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Employment Law Alert: Sixth Circuit Clarifies "Hours Worked" For Purposes Of FMLA Leave Eligibility

On May 2, 2007, the Sixth Circuit Court of Appeals issued a decision clarifying the "hours worked" requirement for FMLA leave eligibility. At issue was whether a hospital that paid weekend nurses for more hours than they actually worked (as an incentive for weekend work) was required to count these extra hours when determining a nurse's eligibility for FMLA leave.

In an effort to recruit nurses for weekend work, Dunlap Memorial Hospital ("DMH") instituted an incentive program whereby nurses who worked 12-hour shifts on both Saturday and Sunday in a two-week period would be paid for 68 hours instead of the 48 they actually spent on duty. One of these weekend nurses, Carla Mutchler, claimed that DMH violated the FMLA by not counting these "incentive" hours in determining her eligibility for FMLA leave. The Court rejected this argument, citing the applicable regulations under the FMLA and the FLSA which state that "hours worked" are hours that "the employee is required to give his employer." Because Mutchler and the other weekend nurses were paid the extra 20 hours as an incentive for accepting weekend work, those 20 hours were not hours that she was required to give DMH, and were thus not required to be counted in determining her eligibility for FMLA leave.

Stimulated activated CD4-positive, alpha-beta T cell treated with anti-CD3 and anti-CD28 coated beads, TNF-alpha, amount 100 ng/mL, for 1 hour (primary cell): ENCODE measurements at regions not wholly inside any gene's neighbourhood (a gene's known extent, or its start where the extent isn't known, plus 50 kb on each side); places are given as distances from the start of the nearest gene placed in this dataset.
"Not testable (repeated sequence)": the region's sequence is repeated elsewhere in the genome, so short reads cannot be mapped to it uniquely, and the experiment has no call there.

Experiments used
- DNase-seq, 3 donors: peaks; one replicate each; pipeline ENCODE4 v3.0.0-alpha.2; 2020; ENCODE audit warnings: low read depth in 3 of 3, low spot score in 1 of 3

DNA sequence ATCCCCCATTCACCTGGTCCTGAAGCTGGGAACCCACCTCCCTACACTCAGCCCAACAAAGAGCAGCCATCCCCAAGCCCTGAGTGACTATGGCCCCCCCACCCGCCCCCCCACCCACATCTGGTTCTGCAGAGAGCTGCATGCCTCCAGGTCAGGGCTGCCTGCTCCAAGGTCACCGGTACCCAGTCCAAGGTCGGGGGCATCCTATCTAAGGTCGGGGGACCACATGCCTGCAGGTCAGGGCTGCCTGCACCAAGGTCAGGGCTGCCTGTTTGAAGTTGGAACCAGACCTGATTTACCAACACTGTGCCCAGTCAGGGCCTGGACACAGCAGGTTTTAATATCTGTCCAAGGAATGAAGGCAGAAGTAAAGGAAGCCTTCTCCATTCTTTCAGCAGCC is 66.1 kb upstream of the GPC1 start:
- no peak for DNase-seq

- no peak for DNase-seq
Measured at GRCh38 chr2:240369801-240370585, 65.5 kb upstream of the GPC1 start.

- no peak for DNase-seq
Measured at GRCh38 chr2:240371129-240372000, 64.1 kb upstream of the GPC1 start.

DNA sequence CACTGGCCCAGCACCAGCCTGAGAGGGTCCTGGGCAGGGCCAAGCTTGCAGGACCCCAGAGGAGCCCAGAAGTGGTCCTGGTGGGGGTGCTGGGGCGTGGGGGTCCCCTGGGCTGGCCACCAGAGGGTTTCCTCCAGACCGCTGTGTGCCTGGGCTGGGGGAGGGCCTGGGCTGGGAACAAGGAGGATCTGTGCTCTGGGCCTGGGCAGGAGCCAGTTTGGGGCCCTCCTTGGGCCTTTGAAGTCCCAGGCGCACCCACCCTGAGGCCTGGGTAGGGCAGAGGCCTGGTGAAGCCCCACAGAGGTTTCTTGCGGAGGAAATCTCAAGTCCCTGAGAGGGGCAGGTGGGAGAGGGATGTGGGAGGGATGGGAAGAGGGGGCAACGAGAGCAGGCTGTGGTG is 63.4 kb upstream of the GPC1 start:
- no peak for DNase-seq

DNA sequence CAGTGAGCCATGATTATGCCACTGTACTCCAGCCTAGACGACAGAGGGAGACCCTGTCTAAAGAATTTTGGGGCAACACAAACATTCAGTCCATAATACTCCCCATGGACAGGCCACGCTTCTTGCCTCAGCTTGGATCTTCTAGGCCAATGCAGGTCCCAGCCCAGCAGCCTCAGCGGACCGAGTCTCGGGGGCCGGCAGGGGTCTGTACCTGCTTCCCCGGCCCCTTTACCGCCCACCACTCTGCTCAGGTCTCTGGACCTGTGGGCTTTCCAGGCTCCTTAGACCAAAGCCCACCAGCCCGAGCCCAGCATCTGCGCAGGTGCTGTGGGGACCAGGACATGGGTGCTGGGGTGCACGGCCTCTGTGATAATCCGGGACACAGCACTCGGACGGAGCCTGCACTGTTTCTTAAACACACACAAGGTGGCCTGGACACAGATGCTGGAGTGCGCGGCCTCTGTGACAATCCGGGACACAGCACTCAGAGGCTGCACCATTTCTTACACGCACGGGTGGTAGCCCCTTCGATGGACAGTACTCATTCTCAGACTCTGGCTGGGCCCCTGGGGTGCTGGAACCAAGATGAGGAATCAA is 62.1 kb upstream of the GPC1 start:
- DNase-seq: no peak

Bottom Line

This case -- while perhaps not surprising in its outcome -- is nevertheless a good outcome for employers who provide various forms of incentive pay to employees.

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